Wedding floral today favors unbound, imperfect arrangements to create an environment that feels magical--not manufactured.
“We are moving away from perfectly tied arrangements, and moving toward loose and airy collections,” says Timot McGonagle, senior event producer at Chicago-based Kehoe Designs. “And, adding green, natural elements adds to that organic feel.”
In addition to seeking a nature-inspired vibe, brides are stretching the boundaries of floral designers’ creativity by requesting breathtaking and unexpected floral installations.
BRING THE OUTSIDE IN Garden-inspired greens are taking over trend talk, McGonagle says. Integrating live plants into elegant environments lends an organic freshness that sets the right tone for virtually any wedding.
“From live vine garlands to entire plant-scapes, greenery accents add a fresh and calming energy to a wedding space,” McGonagle says. “The ability to revive, refresh and inspire new beginnings makes greenery a perfect element for wedding decor.” He adds that bringing nature indoors creates a feeling of what he dubs “chateau elegance.” Designers can use florals straight from the venue’s outdoor environment, creating a unique cohesion to the event, he notes.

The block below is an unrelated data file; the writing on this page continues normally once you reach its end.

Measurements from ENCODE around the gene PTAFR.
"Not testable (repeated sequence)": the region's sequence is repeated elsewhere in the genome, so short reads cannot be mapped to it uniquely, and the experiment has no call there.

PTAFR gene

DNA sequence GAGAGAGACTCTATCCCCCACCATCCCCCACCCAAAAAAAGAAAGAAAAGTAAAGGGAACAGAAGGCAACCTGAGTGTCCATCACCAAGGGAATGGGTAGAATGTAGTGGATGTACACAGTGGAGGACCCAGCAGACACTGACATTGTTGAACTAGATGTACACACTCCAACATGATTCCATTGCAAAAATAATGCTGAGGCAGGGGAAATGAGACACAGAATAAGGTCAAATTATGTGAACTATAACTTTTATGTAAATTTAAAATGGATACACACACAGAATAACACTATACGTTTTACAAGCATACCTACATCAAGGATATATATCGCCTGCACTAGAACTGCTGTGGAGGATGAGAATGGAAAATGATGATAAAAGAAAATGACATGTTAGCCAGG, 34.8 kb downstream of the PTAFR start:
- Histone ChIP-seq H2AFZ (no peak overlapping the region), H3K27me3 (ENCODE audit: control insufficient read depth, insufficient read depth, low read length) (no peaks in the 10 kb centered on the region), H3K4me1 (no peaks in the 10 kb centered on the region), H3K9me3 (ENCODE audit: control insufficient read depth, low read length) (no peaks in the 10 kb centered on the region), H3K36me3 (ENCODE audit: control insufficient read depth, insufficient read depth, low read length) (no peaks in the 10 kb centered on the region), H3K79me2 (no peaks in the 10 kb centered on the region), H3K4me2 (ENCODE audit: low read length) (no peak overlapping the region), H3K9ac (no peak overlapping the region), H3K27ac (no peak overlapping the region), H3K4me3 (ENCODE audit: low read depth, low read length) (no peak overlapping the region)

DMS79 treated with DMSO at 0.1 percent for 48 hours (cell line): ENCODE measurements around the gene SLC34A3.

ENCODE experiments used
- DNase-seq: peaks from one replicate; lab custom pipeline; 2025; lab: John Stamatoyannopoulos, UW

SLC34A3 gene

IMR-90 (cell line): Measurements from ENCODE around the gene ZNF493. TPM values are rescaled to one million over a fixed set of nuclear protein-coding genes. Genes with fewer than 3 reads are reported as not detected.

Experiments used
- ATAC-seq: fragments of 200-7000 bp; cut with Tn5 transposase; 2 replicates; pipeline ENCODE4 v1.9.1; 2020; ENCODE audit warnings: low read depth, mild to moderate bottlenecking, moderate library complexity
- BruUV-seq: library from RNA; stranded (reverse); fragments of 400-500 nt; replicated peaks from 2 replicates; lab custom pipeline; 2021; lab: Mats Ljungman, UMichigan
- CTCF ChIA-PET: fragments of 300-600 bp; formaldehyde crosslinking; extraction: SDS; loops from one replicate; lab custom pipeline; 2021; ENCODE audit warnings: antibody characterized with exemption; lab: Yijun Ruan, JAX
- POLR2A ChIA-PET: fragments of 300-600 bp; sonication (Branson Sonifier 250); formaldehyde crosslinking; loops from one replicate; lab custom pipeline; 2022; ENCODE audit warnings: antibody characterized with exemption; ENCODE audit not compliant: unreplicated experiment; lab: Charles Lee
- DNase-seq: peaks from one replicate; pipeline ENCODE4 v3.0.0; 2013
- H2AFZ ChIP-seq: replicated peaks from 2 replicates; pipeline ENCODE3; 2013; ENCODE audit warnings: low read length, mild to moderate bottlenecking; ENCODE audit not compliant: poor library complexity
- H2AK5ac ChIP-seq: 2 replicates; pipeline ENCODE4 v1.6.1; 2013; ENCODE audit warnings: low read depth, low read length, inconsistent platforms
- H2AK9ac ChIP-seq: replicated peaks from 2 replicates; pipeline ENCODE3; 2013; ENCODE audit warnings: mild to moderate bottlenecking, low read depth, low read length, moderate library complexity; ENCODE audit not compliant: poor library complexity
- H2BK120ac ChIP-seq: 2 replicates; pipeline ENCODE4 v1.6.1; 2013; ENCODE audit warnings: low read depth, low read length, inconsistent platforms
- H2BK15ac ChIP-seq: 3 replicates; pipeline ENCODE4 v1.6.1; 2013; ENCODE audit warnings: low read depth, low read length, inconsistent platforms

If the venue doesn’t boast a manicured garden or verdant botanical crop to choose from, simple green touches can mimic the look.
“Adding potted trees to a ballroom will completely transform the space and give it an enchanted forest look,” says Brenda Lee Monteiro, creative director at Singapore-based Fiore Dorato.
BYE-BYE, BURLAP And it might finally be time to pack up the Mason jars and burlap. While natural elegance is in, rustic is out, floral experts say. “Today’s bride is going for either over-the-top, mono-chromatic lush or modern, simple elegance,” says Eddie Zaratsian, style director and event designer for Hollywood, Calif.-based Tic-Tock Couture Florals. “Rustic chic is played out.”
Another big trend is “floral architecture,” which uses flowers and plants to create unexpected statement pieces. Floral walls, table runners and ceiling treatments are popular examples of floral architecture.
“Whether the look is loose and garden-y or compact and modern, every style can be translated into floral architecture,” says Jennifer McGarigle, principal owner and designer at Culver City, Calif.-based Floral Art.
Floral walls composed of earth moss or roses are a fresh alternative for ceremony backdrops. Runners that blanket a table in fresh flowers are a unique take on centerpieces. Or, for the ultimate wow effect, guests need only gaze upward at flowers suspended from the ceiling.
“For a modern look, chandeliers composed of solid white calla lilies, tulips or orchids are spectacularly architectural,” McGarigle says. “A rustic garden wedding may have ceilings composed of textured bittersweet and kiwi vine. For the romantic bride, a ceiling covered in soft blush roses and peonies is dreamy ...
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